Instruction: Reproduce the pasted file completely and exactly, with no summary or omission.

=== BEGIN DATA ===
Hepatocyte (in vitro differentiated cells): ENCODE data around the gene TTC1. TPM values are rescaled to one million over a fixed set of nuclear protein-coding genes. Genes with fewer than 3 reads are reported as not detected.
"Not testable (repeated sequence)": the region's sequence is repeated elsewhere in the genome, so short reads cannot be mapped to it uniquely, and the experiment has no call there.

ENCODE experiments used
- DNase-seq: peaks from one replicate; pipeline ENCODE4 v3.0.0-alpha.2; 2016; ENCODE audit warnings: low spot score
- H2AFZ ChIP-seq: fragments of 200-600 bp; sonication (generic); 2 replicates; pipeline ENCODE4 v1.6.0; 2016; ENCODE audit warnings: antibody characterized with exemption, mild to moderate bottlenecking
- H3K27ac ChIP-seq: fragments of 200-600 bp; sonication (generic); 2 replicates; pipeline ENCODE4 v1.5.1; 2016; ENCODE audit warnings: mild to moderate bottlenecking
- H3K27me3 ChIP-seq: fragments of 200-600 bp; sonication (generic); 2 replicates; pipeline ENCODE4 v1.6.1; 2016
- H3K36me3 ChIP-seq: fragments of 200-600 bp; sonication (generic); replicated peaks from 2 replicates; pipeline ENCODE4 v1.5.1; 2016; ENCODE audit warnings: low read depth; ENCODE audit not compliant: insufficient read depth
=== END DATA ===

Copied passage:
Hepatocyte (in vitro differentiated cells): ENCODE data around the gene TTC1. TPM values are rescaled to one million over a fixed set of nuclear protein-coding genes. Genes with fewer than 3 reads are reported as not detected.
"Not testable (repeated sequence)": the region's sequence is repeated elsewhere in the genome, so short reads cannot be mapped to it uniquely, and the experiment has no call there.

ENCODE experiments used
- DNase-seq: peaks from one replicate; pipeline ENCODE4 v3.0.0-alpha.2; 2016; ENCODE audit warnings: low spot score
- H2AFZ ChIP-seq: fragments of 200-600 bp; sonication (generic); 2 replicates; pipeline ENCODE4 v1.6.0; 2016; ENCODE audit warnings: antibody characterized with exemption, mild to moderate bottlenecking
- H3K27ac ChIP-seq: fragments of 200-600 bp; sonication (generic); 2 replicates; pipeline ENCODE4 v1.5.1; 2016; ENCODE audit warnings: mild to moderate bottlenecking
- H3K27me3 ChIP-seq: fragments of 200-600 bp; sonication (generic); 2 replicates; pipeline ENCODE4 v1.6.1; 2016
- H3K36me3 ChIP-seq: fragments of 200-600 bp; sonication (generic); replicated peaks from 2 replicates; pipeline ENCODE4 v1.5.1; 2016; ENCODE audit warnings: low read depth; ENCODE audit not compliant: insufficient read depth